I heard something like a whisper once
in grade school, a boy's blood
thinned to water they said
as we stared at his empty seat.
When the first glass syringe
stuck to my father's arm
like an engorged tick
he smiled his lie: don't be afraid.
Then bitter grandmother, diabetic blood
so sweet, lost a little toe,
a foot, her leg, until she groaned,
let me go the day I sat beside her.
Or that first week in medical school,
the man my age, wheezing gray bones,
wife and kids holding wasted hands,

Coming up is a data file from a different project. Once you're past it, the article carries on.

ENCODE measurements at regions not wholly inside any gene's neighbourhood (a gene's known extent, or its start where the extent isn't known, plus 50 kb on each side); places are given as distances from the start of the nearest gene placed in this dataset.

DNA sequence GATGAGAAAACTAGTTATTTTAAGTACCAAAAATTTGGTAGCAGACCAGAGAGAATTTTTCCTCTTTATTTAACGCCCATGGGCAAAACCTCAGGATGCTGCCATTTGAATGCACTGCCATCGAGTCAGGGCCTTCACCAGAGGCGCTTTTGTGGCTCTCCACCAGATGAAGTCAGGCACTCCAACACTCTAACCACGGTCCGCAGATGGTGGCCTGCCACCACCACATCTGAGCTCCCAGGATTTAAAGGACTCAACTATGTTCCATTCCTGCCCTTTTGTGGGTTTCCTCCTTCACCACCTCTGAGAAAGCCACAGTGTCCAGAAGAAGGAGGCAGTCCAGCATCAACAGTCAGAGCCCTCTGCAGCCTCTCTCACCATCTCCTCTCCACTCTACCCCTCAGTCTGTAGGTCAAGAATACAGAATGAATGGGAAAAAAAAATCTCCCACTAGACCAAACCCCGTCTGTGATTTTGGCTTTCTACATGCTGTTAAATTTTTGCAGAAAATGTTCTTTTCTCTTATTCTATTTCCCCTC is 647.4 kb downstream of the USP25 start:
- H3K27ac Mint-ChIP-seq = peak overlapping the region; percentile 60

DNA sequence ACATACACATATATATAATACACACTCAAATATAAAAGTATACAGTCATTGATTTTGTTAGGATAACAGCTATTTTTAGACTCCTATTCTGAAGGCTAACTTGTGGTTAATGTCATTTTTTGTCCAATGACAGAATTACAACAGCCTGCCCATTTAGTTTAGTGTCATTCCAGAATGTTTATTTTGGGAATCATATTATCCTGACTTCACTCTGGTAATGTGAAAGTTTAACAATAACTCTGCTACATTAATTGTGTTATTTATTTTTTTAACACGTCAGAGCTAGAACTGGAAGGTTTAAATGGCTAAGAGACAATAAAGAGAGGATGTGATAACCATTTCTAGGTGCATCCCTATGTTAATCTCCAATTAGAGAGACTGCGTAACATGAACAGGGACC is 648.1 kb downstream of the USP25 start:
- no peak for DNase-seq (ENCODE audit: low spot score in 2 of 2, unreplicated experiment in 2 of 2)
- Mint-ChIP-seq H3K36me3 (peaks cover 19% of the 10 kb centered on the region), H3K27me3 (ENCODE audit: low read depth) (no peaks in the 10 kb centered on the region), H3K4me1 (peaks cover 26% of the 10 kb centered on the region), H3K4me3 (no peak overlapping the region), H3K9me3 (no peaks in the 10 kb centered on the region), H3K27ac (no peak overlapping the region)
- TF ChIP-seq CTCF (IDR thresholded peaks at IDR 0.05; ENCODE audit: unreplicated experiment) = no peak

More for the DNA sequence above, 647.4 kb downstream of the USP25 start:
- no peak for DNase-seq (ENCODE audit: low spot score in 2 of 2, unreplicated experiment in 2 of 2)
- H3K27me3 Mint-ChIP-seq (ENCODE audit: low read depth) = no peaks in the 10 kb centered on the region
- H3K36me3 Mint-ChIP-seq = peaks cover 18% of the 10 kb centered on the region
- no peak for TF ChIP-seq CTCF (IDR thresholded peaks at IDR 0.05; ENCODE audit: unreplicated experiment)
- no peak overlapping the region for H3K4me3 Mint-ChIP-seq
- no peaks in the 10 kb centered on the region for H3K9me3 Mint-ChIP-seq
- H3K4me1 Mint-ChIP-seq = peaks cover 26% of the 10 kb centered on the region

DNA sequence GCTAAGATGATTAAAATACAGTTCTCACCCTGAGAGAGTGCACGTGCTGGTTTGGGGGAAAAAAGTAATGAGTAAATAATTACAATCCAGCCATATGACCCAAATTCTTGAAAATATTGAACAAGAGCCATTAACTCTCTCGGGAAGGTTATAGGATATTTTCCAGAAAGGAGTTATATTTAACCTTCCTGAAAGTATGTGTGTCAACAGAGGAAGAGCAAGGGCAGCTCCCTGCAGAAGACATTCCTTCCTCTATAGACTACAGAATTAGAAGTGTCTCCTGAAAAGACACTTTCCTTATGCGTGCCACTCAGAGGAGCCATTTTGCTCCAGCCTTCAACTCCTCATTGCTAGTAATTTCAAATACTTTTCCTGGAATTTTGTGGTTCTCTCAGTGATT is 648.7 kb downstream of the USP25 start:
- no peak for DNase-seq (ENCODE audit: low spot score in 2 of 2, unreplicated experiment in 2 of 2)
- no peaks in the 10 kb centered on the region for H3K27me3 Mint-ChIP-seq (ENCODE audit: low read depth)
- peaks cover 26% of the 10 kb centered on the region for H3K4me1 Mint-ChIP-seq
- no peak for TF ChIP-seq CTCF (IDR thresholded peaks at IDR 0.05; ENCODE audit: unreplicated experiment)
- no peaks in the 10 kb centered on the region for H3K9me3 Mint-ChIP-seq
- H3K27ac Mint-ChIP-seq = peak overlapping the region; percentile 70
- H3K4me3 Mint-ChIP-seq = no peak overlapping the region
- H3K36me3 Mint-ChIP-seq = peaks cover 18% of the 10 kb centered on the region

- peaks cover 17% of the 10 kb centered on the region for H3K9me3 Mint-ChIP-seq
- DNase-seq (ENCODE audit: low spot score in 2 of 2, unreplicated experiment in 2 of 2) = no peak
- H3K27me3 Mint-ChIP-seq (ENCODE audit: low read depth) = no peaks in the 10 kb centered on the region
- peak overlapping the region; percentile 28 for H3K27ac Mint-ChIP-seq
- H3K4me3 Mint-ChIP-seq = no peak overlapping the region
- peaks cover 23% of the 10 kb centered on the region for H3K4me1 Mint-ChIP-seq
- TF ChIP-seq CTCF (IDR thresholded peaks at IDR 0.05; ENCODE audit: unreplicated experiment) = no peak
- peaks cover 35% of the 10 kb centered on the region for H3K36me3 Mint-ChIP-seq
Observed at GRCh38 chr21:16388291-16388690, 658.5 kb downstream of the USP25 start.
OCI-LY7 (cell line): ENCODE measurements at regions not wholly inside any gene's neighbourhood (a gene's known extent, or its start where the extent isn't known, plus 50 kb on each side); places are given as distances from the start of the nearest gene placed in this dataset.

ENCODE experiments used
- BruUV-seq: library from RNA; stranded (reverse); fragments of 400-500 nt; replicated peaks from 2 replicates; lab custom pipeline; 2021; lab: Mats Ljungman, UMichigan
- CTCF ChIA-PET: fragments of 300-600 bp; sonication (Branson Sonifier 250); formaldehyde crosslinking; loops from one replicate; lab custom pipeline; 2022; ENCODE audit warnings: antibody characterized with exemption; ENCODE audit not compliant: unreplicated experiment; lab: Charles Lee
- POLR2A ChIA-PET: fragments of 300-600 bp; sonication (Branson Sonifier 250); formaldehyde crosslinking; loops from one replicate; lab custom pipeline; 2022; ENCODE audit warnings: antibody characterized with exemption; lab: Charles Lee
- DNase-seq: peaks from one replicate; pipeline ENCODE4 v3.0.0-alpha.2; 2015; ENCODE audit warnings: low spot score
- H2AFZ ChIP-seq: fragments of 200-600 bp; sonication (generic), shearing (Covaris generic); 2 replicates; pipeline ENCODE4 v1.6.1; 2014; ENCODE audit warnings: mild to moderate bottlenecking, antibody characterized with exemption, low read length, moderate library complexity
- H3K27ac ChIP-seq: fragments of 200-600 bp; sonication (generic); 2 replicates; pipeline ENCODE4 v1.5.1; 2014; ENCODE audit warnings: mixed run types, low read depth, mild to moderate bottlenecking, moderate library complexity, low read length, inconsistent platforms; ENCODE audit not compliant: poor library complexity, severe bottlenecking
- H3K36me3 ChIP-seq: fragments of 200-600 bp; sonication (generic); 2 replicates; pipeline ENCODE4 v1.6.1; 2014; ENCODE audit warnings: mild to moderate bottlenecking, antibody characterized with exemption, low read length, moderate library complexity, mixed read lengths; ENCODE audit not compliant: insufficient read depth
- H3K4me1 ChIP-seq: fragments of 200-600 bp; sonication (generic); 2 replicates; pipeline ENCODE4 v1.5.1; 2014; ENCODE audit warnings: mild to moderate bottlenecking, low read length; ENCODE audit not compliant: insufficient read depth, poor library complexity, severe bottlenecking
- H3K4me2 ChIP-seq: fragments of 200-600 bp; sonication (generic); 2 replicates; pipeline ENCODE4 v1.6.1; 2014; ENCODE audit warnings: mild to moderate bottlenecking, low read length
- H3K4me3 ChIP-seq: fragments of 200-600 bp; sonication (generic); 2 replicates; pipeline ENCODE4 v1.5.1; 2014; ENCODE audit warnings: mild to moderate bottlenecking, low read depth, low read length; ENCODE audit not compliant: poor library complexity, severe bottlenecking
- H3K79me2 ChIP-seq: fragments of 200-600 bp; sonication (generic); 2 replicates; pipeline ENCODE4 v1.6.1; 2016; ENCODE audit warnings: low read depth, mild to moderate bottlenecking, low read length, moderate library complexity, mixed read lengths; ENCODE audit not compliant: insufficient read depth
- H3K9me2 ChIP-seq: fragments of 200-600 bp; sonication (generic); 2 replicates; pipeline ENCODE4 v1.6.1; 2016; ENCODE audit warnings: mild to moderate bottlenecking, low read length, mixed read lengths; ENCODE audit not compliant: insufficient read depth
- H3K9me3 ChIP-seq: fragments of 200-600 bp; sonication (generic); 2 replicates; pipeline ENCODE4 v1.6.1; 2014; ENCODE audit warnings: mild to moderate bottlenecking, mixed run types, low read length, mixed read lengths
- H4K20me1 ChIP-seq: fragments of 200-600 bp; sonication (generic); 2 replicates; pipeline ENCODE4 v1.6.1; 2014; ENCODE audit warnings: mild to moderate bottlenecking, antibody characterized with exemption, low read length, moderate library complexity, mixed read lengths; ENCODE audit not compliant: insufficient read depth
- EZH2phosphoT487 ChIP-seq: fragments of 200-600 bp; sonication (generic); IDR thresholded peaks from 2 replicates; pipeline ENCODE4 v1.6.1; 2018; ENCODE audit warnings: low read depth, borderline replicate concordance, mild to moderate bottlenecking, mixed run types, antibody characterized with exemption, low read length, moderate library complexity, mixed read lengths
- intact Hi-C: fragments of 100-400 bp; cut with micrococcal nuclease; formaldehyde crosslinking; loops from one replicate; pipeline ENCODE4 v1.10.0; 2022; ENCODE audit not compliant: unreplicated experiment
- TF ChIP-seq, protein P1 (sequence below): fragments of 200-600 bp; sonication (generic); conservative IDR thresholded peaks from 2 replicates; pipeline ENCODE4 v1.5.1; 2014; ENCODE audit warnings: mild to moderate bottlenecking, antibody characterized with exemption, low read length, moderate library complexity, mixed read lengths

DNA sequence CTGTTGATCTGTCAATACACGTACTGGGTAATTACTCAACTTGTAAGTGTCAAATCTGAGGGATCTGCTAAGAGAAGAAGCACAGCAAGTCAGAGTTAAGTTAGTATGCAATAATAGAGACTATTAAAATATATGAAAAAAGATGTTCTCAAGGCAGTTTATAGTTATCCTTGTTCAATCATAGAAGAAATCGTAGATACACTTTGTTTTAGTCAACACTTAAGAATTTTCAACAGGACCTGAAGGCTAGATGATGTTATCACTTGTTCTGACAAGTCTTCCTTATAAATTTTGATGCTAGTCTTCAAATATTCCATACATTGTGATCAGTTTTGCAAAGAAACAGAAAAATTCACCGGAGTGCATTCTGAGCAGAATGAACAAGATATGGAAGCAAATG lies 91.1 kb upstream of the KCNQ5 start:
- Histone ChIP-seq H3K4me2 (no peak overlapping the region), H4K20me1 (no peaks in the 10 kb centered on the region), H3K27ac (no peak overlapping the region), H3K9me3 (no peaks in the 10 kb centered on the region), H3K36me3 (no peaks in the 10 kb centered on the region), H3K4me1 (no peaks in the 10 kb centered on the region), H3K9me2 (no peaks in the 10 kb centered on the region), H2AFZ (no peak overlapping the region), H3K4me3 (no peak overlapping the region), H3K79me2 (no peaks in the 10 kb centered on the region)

something in his lungs they murmured.
And we touched, inevitable as lovers,
my finger in a latex glove
deep inside, rubbing over and over
something hard and common as a garden stone.
Now a friend loses her glorious hair,
my mother moans without a breast,
and my hands search hidden places
something dark might live
but feel only cold through thin sheets,
a familiar whisper on my skin.
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